When it comes to recruitment there’s not much James Caan doesn’t know. He shares his top tips in the latest issue of Jobs & Careers magazine.
The job market should be seen as an opportunity for you. If major corporates and large companies are letting quantities of staff go, then it will be smaller, more flexible, more ambitious and more dynamic businesses that will have the nous to see this as a chance for them to attract the kind of high-class talent – and that means you – that they may not have been able to appeal to in the past.
The number-one question in the mind of anybody who is considering employing you will be – or at least, really should be – “How much value can you bring to my company?”
Everybody is very cost-conscious – businesses aren’t doing as well as they were, especially with the Brexit uncertainty. There is no room for excess fat, for time-servers and time-wasters. So, when you’re applying for a job and preparing for an interview, ask yourself, “Am I an asset or a liability?” Asset means you’re adding value to a company, while liability means you add no value and are therefore just a cost. It’s always going to make you a more attractive candidate if you can show that you will be a “high value for money” employee.
While there are more students graduating from universities every year, there are also fewer job opportunities. How do you stand out from the other graduates in your field? This is the point at which personality kicks in as an absolute must. As a recent graduate, you’re not only selling your CV. You’re selling yourself, who you are – your values beliefs, drives and motivations.
Ask yourself the following: “What are my characteristics?” “What is my USP?” “What features and benefits can I offer to an employer?” You need to use the answers and show a positive enthusiasm for the job you want.
Channel your efforts by targeting those companies that want to give you a job. Fill their need. Winning an interview is all about sending your CV to a company that fits you and that you fit too.
Should you use professional help, from recruitment agencies and headhunters, to find your way through all the options, apply direct to companies or make yourself prominent, visible and marketable in the digital marketplace? Why not do all three and exploit every route available.
Your sole aim is to reach the person who is going to offer you the right job. In order to achieve that, use all the options out there.
The person who wants to hire you will spend no more than a few seconds – a couple of minutes tops – scanning your CV, so it has to be impressive and instantly effective.
You need to present your experience, strengths, skills and ambitions in a short accessible package: minimum two pages, maximum three. Anything longer is not going to be read. In fact, most decision makers say they want to know immediately – from the first page alone – whether there is a positive match between the job and the candidate.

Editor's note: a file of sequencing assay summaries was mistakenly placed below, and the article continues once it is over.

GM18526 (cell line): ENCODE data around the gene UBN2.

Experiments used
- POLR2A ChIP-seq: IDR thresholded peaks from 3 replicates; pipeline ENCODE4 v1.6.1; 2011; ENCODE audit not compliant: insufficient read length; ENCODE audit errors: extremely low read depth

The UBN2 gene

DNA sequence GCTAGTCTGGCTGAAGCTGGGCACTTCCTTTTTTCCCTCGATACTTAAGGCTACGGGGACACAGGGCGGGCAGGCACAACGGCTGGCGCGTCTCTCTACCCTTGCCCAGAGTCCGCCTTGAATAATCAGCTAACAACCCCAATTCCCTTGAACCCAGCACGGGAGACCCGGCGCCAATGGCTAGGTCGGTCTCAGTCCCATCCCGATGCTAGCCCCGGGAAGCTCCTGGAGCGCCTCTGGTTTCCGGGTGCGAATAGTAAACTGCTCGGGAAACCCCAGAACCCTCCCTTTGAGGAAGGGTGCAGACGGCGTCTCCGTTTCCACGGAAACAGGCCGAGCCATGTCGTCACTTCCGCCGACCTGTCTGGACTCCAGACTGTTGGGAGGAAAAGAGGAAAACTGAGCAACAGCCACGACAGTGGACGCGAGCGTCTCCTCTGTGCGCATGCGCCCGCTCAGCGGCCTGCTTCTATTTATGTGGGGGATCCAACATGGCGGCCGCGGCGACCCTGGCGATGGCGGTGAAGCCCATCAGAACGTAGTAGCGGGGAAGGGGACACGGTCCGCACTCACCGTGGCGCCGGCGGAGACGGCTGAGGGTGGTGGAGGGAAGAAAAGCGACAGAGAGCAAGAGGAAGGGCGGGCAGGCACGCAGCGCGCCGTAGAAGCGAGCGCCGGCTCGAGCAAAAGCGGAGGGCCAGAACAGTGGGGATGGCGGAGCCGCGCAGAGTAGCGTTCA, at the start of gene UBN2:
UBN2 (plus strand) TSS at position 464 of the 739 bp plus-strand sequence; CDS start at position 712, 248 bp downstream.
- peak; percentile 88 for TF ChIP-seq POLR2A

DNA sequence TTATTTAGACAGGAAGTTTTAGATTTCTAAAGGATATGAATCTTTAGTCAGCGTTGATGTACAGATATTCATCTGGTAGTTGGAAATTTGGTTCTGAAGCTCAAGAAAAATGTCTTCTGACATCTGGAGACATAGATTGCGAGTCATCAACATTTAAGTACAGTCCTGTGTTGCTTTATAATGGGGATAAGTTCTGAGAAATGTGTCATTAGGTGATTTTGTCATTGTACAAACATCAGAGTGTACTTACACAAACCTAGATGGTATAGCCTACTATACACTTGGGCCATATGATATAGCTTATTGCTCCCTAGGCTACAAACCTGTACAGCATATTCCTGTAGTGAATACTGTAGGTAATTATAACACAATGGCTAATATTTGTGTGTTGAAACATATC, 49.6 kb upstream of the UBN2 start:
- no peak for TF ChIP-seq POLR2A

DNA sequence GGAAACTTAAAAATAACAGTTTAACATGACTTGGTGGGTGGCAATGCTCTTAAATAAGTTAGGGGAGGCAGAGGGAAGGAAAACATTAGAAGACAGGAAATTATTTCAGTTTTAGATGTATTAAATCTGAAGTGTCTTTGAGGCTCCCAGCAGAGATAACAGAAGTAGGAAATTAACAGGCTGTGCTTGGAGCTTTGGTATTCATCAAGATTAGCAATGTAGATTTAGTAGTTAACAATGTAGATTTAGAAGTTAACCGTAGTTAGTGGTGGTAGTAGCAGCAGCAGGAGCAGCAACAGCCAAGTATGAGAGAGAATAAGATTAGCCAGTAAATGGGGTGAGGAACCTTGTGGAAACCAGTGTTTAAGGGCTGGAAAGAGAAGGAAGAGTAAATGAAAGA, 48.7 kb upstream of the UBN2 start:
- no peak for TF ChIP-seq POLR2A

When writing your CV, the first thing you need to ask yourself is, “What is the job I’m applying for?” Most people write generic CVs, but you should bear in mind that the employer is looking for a specific candidate with a specific skill set. When faced with a generic CV, the employer will have to read the whole CV to find the appropriate match, by which time they are bored.
A CV is a marketing document – think of it as building brand You. It is designed to sell you as a candidate to an employer, to grab their interest from the word go and to entice them into hiring you. You need to make sure each CV is relevant to the job you’re applying for, with specifics about your experience in that particular field.
The key word with agencies is “specialist” – 80% specialise in specific sectors. As a candidate, you can make an agency’s life easier. With more and more applicants, an agency’s problem is how to pick the right candidate from so many options. Building a relationship with specific consultants can ensure they become your personal champion. The key is finding the right consultant who has the contacts and relationships with those companies that will have the kind of job you want.
Thanks to social media, you can easily and instantaneously become part of the talent pool. Use online job boards –recruiters will trawl CV databases on a daily basis, looking to match candidates to jobs. Some employers use social media directly too, so make sure you sign up to the feeds of the company you want to work for.
Get yourself known throughout your industry sector by making yourself visible outside the cocoon of your own company, by attending conferences and dinners, writing in the trade press and blogging online.
You may not always feel like going out to another trade dinner, but it may be at that dinner that you make contact with somebody who will offer you a fantastic job. Remember, you are making an investment to enhance the value of your personal brand.
Taken from ‘Get The Job You Really Want’ by James Caan, published by Portfolio Penguin.
For more great features on finding the right job for you, see the latest issue of Jobs & Careers with James Caan. Download your copy here.